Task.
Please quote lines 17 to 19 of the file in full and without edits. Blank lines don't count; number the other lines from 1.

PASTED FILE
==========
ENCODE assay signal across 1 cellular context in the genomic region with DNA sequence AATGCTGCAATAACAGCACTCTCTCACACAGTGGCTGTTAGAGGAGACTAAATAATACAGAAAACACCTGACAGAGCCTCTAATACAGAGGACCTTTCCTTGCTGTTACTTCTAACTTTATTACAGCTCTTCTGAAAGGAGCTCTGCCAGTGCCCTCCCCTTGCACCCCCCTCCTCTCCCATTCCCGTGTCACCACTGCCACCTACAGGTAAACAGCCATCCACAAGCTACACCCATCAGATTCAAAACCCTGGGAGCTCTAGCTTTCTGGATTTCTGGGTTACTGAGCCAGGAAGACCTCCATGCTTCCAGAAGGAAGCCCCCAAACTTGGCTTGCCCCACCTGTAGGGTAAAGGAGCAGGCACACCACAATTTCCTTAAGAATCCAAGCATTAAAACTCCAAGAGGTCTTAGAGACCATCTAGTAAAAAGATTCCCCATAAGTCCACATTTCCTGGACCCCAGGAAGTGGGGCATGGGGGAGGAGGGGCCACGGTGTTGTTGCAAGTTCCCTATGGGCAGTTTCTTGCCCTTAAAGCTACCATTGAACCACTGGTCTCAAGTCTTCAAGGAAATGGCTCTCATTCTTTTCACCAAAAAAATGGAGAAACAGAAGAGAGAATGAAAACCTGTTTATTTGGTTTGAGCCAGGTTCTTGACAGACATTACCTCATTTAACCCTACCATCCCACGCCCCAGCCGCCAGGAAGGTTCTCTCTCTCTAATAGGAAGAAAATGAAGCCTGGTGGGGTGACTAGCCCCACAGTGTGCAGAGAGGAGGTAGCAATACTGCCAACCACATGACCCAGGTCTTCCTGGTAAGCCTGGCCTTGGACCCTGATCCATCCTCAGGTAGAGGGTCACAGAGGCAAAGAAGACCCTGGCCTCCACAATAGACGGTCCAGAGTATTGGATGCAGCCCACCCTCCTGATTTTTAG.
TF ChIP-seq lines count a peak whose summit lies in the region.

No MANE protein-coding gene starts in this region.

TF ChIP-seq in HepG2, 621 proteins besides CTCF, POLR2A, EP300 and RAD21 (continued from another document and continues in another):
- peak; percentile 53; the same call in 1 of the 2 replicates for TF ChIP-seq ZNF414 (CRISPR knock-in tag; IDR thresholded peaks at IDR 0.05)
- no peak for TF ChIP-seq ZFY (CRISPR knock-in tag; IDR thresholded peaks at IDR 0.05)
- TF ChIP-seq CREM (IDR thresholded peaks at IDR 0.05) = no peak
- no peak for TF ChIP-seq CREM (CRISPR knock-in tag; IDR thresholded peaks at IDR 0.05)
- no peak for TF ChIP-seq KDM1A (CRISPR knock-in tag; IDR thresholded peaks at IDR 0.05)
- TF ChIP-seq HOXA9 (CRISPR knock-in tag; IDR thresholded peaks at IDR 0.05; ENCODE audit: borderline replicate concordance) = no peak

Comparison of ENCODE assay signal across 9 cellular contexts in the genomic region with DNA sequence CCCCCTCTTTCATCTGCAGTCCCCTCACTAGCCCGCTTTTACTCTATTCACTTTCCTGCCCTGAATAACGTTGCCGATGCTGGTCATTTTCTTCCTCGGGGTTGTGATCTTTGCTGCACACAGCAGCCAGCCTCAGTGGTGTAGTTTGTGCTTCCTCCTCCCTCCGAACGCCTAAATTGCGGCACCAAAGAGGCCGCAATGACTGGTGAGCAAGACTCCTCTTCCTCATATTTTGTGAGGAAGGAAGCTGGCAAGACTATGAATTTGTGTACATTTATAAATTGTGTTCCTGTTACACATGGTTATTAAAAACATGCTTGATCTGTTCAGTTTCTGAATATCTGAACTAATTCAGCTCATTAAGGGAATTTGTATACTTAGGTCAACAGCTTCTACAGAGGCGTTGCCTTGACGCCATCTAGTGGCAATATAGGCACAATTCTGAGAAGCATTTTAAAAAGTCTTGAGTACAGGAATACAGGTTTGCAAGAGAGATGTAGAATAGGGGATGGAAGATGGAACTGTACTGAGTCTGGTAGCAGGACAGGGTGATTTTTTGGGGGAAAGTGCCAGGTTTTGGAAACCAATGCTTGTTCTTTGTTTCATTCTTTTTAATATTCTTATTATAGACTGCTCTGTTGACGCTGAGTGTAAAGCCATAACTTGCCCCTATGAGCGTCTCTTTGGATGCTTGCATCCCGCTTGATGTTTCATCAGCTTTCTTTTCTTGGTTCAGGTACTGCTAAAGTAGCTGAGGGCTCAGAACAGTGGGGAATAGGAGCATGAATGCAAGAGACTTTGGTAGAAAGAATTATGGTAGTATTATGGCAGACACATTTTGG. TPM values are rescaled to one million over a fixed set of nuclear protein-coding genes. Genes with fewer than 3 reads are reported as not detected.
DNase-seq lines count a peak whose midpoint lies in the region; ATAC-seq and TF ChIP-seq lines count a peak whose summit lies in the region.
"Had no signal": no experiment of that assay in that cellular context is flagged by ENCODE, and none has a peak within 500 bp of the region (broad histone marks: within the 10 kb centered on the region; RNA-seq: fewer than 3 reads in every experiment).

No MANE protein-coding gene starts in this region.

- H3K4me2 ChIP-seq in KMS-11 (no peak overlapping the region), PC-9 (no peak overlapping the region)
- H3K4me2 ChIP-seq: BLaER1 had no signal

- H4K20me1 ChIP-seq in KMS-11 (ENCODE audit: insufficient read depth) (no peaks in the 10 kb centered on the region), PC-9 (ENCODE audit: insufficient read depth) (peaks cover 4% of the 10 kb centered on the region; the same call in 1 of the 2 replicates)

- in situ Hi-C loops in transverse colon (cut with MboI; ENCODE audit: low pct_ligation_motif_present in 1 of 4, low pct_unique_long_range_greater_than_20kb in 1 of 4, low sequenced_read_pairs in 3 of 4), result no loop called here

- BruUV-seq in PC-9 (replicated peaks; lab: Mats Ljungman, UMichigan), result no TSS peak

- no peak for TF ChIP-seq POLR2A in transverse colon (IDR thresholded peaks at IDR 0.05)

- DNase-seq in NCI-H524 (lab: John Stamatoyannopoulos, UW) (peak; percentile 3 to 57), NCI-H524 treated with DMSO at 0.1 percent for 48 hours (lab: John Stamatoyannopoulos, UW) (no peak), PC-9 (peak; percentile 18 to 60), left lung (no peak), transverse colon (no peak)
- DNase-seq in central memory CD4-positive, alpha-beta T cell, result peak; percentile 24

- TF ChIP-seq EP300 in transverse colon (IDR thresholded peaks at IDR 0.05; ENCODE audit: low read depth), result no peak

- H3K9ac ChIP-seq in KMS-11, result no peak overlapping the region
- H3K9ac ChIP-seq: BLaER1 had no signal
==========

- H4K20me1 ChIP-seq in KMS-11 (ENCODE audit: insufficient read depth) (no peaks in the 10 kb centered on the region), PC-9 (ENCODE audit: insufficient read depth) (peaks cover 4% of the 10 kb centered on the region; the same call in 1 of the 2 replicates)

- in situ Hi-C loops in transverse colon (cut with MboI; ENCODE audit: low pct_ligation_motif_present in 1 of 4, low pct_unique_long_range_greater_than_20kb in 1 of 4, low sequenced_read_pairs in 3 of 4), result no loop called here

- BruUV-seq in PC-9 (replicated peaks; lab: Mats Ljungman, UMichigan), result no TSS peak